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Polyhouse Breeding of Tomato

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Polyhouse Breeding of Tomato

Dr.D.K.Singh and Dr. Deepali Tewari, GBPUAT


 Introduction

Tomato, universally treated as "protective food" is being extensively grown as annual plant all over the world. In India, tomato has wider coverage in comparison to other vegetables. The leading tomato growing states are Uttar Pradesh, Karnataka, Maharashtra, Haryana, Punjab and Bihar. The area and production of tomato in our country was about 5.72 Lakh hectares and 102.60 Lakh tones respectively in 2007-08 (Source: NHB Database) and the development of high yielding varieties/ hybrids is making significant progress.

Tomato is a very good source of income to small and marginal farmers and contributes to the nutrition of the consumers. It is a rich source of vitamins and organic acids(healthy acids).

Tomato is a warm season crop and thrives in temperatures between 1-300C and is neither tolerant to frost, nor to waterlogged conditions. It is well fitted in different cropping systems which include cereals, grains, pulses and oilseeds.

Breeding tomato suitable for polyhouse cultivation

The introduction of protected cultivation technology in india has a time lag in relation to many countries. China has started protected cultivation technology almost at same time when India made beginning. But now China, Japan and USA are the leading countries having large area under polyhouse for horticultural crops in the world and also have developed a number of tomato varieties through ployhouse breeding.

In india the area under green/polyhouse cultivation crop is 1000 hectares (Chandra 2001), in which is mainly in Maharashtra, Uttarakhand, Karnataka and Jammu & Kashmir. The total area under polyhouse in Uttarakhand is 60-70 hectares (Directorate of Horticulture, Govt. of Uttarakhand 2004). There appears ample scope for increasing area under low cost polyhouse in many folds in periurban areas of the Uttarakhand for production of high value vegetables during off season for taking advantage of high price of the available market in near by cities.

Tomato is high value vegetable crop for off season and main season production under polyhouses/greenhouses. The differences are observed in production and productivity in polyhouse bred tomato (350-450 tonnes/ ha) and field bred tomato (150-200 tonnes) under polyhouse condition (Kedar, 2005). The average productivity of open field bred variety in field condition is 250 q/ha whereas under polyhouse condition is about 800q/ha (AICVIP Annual Report 2002-2004.)The average production of polyhouse bred Israeli tomato varieties under polyhouse condition at Delhi is about 2,200q/ha.The  seed cost of such tomato varieties is very high, i.e. between 1.50 and 2.00 Lakh/ Kg and grower also faces the problem of importing the seed every time. These two factors ultimately affect the cost: benefit ratio and the interest of tomato polyhouse growers.

Considering the importance and high seed cost of Israeli polyhouse bred tomato variety, a project was initiated for the first time in India by us (Department of vegetable Science, G.B.P.U.A&T., Pantnagar) on breeding of polyhouse tomato during 2002. By adopting appropriate selection methods and hybrid breeding procedure one pure line (PTP-1) and one hybrid (PTPH-1) have been developed. The yield potential of this newely developed pure line is about 1,700 q/ha and that of F1 hybrid 1,800 q/ha.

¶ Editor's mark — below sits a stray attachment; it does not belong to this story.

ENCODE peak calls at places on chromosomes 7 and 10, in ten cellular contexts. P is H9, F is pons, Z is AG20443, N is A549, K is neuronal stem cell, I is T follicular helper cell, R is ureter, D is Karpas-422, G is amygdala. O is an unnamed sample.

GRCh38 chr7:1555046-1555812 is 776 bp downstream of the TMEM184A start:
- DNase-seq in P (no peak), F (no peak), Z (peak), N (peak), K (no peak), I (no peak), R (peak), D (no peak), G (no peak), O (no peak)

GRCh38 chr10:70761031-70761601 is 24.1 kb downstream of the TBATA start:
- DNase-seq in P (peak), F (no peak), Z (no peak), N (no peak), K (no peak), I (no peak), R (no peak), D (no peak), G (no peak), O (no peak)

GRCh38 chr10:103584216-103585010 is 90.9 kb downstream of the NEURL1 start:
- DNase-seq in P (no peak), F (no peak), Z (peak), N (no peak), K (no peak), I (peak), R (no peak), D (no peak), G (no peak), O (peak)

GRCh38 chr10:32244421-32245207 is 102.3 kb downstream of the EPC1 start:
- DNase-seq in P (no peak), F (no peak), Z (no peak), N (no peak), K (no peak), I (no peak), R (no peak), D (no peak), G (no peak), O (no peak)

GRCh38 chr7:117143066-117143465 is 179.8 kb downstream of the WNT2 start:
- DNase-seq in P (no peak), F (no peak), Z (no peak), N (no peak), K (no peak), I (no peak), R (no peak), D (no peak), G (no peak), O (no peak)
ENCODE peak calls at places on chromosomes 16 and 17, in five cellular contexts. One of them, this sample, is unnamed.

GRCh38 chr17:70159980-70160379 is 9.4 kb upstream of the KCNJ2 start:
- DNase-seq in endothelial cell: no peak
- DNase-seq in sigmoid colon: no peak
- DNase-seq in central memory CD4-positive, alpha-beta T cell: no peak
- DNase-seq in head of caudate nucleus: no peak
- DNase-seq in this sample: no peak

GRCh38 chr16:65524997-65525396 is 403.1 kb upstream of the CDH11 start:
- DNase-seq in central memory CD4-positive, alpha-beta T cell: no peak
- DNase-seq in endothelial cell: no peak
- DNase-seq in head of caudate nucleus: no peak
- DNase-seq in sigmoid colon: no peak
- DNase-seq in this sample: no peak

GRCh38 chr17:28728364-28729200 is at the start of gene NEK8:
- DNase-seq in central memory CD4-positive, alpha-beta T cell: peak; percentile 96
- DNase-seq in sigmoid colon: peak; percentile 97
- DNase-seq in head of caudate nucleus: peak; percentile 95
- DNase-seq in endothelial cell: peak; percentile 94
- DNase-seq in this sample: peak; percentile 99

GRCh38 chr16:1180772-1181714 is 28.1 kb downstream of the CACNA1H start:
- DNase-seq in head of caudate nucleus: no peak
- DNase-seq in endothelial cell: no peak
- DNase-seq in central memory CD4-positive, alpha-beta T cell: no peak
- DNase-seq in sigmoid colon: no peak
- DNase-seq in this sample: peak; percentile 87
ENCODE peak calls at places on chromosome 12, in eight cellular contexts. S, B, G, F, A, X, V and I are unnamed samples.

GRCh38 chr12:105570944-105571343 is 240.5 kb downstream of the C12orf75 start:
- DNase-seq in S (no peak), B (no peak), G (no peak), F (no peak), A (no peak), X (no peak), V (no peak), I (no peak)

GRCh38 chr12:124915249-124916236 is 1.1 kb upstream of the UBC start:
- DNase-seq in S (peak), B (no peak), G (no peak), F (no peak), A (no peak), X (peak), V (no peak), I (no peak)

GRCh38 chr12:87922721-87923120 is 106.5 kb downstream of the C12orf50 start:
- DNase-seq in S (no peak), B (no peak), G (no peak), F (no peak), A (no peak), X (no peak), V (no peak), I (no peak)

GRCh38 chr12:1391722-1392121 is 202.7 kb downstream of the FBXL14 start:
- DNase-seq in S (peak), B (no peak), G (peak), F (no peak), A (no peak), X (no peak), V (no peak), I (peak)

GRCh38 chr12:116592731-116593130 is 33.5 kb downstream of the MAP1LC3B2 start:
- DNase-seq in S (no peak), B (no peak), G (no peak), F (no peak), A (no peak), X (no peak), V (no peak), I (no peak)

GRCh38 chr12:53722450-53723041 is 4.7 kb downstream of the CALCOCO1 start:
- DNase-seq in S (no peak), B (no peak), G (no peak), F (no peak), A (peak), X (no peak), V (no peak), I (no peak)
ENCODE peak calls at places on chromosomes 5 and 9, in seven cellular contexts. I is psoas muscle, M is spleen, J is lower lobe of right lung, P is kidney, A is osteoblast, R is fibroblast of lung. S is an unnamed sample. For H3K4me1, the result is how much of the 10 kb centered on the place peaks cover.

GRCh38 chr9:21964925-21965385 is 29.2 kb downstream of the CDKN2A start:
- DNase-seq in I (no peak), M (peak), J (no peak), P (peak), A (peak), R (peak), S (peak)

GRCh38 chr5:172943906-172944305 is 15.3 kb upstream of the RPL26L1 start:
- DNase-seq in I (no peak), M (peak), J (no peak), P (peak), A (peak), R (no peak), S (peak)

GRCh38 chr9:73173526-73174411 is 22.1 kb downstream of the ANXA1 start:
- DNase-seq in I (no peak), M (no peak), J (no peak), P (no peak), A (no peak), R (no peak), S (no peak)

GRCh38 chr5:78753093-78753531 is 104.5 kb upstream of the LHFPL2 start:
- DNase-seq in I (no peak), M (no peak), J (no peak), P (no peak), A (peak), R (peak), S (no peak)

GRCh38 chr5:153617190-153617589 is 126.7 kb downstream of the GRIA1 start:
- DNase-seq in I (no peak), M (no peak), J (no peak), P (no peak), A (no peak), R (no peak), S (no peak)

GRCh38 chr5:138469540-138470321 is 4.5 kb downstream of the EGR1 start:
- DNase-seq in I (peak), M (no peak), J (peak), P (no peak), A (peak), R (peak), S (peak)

Important attributes of Polyhouse bred Tomato

In India polyhouse tomato breeding was started to develop the purelines (PTP 1, PTP 2, PTP 3 and PTP 4) and F1 hybrid (PTPH 1) having following traits:

1. Large fruit size (150-200g)

2. Thick pericarp (0.8-1cm)

3. 4-5 fruits per cluster

4. Long fruiting period (8-9 months)

5. Long plant height (20-25 feets)

6. Potato leaf type

7. Ability to set fruits in wide temperature range (15-450C)

8. Resistant to fruit and shoot borer

9. Long storage life under room temperature

POLYHOUSE BRED TOMATO

1. Indeterminate, single stemmed plants

2. Medium sized bright colored fruits

3. Short internode

4. More number of fruits per plant

5. High TSS and acidity

6. Thermo-insensitivity

7. Resistance to whitefly and other important diseases and insect-pest

 FRUIT CHARACTERS

 

CHARACTERS

 

PBT-1

 

PBT-2

 

PBT-3

 

PBT-4

 

PBTH-1

Days to 1st flowering

43

40

43

51

41

No. of flower/cluster

10.4

9.2

8.6

6.3

7.8

No. of fruit/cluster

8.6

6.6

6.0

3.8

5.0

Fruit setting

82.6

71.7

69.76

0.30

64.10

Fruit diameter (cm)

7.74

6.04

5.28

6.30

7.86

Fruit length (cm)

5.04

5.92

5.00

5.32

6.50

Pericarp thickness

0.86

0.78

0.70

0.94

0.98

Wine length at harvesting (m)

4.90

4.92

4.40

1.95

7.00

Average fruit weight (g)

200

120

140

130

200

Yield/plant (kg)

7.40

5.13

5.75

5.06

8.50

TSS

4.2

4.2

4.5

4.5

4.7

Acidity

0.26

0.27

0.39

0.44

0.26

 

Entry Name

No. of flower per cluster

No. of fruit per cluster

% fruit set

Fruit

Per crop Thickness

(cm)

Nos. of locule

Stem Dia-meter

Seed cavity length

Acidity

%

Per fruit weight (g)

Yield

q/ha

potter cm

Equatorial cm

PBT-1

10-11

6-7

67.3

7.74

5.06

1.08

3.7

1.15

2.72

0.26

120-130

1400

PBT-2

9-10

5-6

65.2

6.04

5.92

1.02

3.6

1.1

1.94

0.27

110-120

1300

PBT-4

8-9

4-5

60.0

5.8

3.2

1.10

3.1

1.02

3.0

0.44

90-100

1100

PBTH-1

13-15

8-10

71.0

7.86

6.5

1.15

3.9

1.25

3.1

0.26

160-170

1800

PBTH-2

18-20

12-15

75.0

7.5

6.4

1.12

3.8

1.23

3.1

0.25

150-160

2000

Avinash-2

5-6

3-4

58.0

5.6

3.1

0.6

3.0

0.80

2.1

0.3

80-100

800

 

 

 

 

 


 

 

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Please note that this is the opinion of the author and is Not Certified by ICAR or any of its authorised agents.